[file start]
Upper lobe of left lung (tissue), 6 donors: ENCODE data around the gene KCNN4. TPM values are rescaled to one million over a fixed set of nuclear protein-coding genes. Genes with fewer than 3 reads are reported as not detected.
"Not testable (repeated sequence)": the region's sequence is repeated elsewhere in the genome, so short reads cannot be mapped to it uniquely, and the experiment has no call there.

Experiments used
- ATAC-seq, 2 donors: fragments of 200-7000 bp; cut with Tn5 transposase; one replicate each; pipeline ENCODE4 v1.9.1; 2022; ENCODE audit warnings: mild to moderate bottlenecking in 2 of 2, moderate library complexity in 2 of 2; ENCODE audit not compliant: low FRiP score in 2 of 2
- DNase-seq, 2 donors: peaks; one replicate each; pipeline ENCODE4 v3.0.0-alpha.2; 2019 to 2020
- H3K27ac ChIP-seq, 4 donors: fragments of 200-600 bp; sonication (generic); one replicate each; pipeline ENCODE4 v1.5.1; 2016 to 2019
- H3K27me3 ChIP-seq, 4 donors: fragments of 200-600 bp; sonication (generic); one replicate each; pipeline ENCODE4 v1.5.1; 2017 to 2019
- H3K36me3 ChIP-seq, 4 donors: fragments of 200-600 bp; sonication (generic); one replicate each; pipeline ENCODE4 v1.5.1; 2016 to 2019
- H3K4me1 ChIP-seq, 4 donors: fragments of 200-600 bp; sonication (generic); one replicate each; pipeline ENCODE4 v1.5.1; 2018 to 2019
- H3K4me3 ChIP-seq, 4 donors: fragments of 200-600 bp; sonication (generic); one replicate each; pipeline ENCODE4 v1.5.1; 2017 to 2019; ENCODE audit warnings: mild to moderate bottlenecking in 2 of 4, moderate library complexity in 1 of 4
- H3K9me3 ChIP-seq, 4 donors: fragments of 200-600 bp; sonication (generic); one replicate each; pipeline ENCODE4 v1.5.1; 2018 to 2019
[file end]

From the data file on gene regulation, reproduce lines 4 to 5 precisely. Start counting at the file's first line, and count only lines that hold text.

- ATAC-seq, 2 donors: fragments of 200-7000 bp; cut with Tn5 transposase; one replicate each; pipeline ENCODE4 v1.9.1; 2022; ENCODE audit warnings: mild to moderate bottlenecking in 2 of 2, moderate library complexity in 2 of 2; ENCODE audit not compliant: low FRiP score in 2 of 2
- DNase-seq, 2 donors: peaks; one replicate each; pipeline ENCODE4 v3.0.0-alpha.2; 2019 to 2020